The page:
U.S. Secretary of State Mike Pompeo on Friday indicated that North Korea has the right to defend itself, though added that nuclear weapons make the DPRK less secure.
Speaking on U.S. radio show KCMO, the secretary of state continued Washington’s positive messaging on negotiations with North Korea and reiterated U.S. commitment to diplomatic engagement.
“Those nuclear weapon systems that North Korea has been driving towards for decades now. In fact, what will provide them security is coming to a set of understandings with the United States and with the world to denuclearize,” Pompeo said.
“And when they do so, we’ll provide the security assurances that are needed for them and for their people. Every nation has the sovereign right to defend itself.”
Pompeo added that Washington believed that Pyongyang still intended to “intend to head down the diplomatic path,” despite a recent spate of North Korea missile tests.
“’I’m very committed to working with the North Korean team to negotiate a set of outcomes that will be good for both the United States and the world in terms of reducing the nuclear threat that emanates from the Korean Peninsula, but also ensuring that security and peace and prosperity can come to North Korea as well,” Pompeo said.
But Pompeo’s comments contrast with statements from North Korean officials, who as recently as last week said that the hopes for negotiations were fading.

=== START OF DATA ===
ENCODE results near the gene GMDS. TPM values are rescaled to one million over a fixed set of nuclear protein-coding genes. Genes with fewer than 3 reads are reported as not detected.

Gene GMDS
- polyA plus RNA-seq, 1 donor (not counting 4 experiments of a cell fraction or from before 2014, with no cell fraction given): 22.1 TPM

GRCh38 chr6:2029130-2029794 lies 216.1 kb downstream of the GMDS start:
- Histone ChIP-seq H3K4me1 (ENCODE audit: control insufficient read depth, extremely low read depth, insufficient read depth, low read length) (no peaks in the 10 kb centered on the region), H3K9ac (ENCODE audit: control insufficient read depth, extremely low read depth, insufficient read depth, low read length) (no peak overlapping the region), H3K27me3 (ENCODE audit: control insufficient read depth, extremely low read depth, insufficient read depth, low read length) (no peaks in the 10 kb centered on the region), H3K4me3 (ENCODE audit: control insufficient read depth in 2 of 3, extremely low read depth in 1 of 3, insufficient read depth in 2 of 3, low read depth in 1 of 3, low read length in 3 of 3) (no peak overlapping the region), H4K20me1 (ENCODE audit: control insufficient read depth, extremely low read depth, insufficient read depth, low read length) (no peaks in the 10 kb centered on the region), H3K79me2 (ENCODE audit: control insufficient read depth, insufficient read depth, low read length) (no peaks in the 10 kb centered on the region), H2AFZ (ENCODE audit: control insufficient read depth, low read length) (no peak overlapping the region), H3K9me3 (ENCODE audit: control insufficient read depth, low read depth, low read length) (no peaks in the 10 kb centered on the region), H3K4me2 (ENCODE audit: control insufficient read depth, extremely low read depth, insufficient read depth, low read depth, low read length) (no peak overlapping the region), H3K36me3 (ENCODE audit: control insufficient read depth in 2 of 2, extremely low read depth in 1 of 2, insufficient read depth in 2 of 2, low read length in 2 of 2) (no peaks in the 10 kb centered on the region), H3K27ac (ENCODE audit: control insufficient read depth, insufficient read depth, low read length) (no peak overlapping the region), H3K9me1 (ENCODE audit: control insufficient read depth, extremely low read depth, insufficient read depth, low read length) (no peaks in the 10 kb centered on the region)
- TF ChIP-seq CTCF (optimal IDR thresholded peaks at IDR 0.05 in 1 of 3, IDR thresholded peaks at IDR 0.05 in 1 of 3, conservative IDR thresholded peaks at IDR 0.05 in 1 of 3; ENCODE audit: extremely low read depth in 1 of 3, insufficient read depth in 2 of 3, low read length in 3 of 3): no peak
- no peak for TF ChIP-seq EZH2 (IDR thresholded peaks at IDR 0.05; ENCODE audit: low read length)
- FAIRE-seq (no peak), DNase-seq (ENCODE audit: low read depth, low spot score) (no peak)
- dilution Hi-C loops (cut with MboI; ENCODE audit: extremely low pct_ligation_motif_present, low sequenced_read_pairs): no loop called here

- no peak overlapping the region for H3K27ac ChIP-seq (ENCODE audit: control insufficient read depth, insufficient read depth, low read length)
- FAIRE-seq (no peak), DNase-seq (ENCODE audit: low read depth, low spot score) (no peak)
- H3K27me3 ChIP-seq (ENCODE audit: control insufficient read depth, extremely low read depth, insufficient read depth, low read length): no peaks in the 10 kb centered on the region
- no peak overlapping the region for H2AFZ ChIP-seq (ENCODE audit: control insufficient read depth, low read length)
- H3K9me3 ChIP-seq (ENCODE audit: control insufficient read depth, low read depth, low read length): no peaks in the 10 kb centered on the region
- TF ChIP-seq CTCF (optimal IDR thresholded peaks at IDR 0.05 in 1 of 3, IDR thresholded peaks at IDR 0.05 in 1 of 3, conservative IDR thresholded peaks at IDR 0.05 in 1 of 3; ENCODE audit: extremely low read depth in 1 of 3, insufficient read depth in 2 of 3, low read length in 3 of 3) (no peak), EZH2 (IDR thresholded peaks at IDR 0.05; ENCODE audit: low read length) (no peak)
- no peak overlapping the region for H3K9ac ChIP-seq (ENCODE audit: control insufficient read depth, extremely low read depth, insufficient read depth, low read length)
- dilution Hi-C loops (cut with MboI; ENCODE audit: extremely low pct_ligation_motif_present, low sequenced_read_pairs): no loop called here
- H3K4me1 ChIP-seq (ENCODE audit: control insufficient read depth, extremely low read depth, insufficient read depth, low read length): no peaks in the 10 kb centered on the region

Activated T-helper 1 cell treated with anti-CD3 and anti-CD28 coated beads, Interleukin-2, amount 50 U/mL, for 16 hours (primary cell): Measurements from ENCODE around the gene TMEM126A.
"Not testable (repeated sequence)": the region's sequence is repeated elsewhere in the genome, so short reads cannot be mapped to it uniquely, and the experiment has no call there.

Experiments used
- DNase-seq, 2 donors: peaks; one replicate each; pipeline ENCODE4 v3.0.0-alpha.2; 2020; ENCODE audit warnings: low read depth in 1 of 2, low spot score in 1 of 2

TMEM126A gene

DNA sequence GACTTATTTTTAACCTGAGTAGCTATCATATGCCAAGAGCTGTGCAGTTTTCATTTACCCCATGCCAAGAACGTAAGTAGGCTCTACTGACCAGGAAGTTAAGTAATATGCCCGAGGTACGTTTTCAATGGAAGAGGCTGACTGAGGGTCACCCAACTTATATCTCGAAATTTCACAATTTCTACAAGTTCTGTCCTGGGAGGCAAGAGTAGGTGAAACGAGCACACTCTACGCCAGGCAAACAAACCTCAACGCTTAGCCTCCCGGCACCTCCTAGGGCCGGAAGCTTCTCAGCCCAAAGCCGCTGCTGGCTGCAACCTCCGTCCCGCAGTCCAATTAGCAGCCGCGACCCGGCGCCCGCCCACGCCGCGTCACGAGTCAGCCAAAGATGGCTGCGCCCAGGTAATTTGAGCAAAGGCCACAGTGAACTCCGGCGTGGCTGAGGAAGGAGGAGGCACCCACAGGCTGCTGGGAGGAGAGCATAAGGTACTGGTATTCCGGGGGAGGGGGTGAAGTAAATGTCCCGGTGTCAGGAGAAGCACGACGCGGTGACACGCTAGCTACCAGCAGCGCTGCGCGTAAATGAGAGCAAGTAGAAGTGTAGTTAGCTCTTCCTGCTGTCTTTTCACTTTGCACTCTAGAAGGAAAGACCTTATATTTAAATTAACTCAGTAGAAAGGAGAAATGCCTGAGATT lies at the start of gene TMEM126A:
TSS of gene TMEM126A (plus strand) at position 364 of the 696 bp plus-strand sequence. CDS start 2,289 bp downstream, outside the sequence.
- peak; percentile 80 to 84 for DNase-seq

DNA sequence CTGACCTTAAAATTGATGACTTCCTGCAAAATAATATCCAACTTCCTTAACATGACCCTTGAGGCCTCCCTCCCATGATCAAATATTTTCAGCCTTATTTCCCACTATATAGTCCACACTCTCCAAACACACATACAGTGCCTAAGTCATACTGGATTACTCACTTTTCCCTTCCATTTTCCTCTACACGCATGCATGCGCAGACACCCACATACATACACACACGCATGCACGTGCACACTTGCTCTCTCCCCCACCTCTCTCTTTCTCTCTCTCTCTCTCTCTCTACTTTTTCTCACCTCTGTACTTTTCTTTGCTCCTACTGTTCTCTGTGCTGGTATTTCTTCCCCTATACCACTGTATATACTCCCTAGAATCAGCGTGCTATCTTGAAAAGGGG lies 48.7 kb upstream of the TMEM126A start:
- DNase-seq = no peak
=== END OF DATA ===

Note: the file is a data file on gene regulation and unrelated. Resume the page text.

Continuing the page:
Choe Son Hui, first vice-minister of Foreign Affairs of the DPRK, issued a press statement in response to Pompeo referring to North Korean behavior as “rogue”.
The DPRK vice-mister on August 31 said that Pompeo had “provoked us once again by making an irrational remark,” according to the Korean-language statement carried by the state-run Korean Central News Agency (KCNA).
“The act of Pompeo severely insulting us and even labeling us [as conducting] ‘rogue behavior’ is a slip of the tongue that they will definitely regret,” Choe said.
Pompeo’s statement “oversteps the bounds and makes it more difficult to open the scheduled DPRK-U.S. working-level negotiations.”
Choe added that Pyongyang’s “expectations for dialogue with the U.S. have been fading gradually, and it (the U.S.) has been pushing us to the situation where we are compelled to review all the measures that we have taken until now.”
North Korean Foreign Minister Ri Yong Ho also weighed on previous comments from Pompeo, issuing a rare statement criticizing remarks from Pompeo on the maintenance of U.S. sanctions.
In response on August 23, the North Korean foreign minister said Pyongyang has “given [the U.S.] time, with maximum patience.”
“But if the U.S. still has an absurd dream about achieving everything with sanctions, we have no choice but to let it dream as much as it wishes or break down the dream,” Ri said in a Korean-language statement. “We are prepared for both dialogue and confrontation.”
Yet during his interview on Friday, Pompeo admitted negotiations with North Korea are a slow and difficult process.
“We always knew it would take time. We always knew there would be bumps in the road. But it is truly the case that we hope Chairman Kim and his team will deliver on the promises they made back in Singapore in the summer of last year,” Pompeo told the U.S. radio show.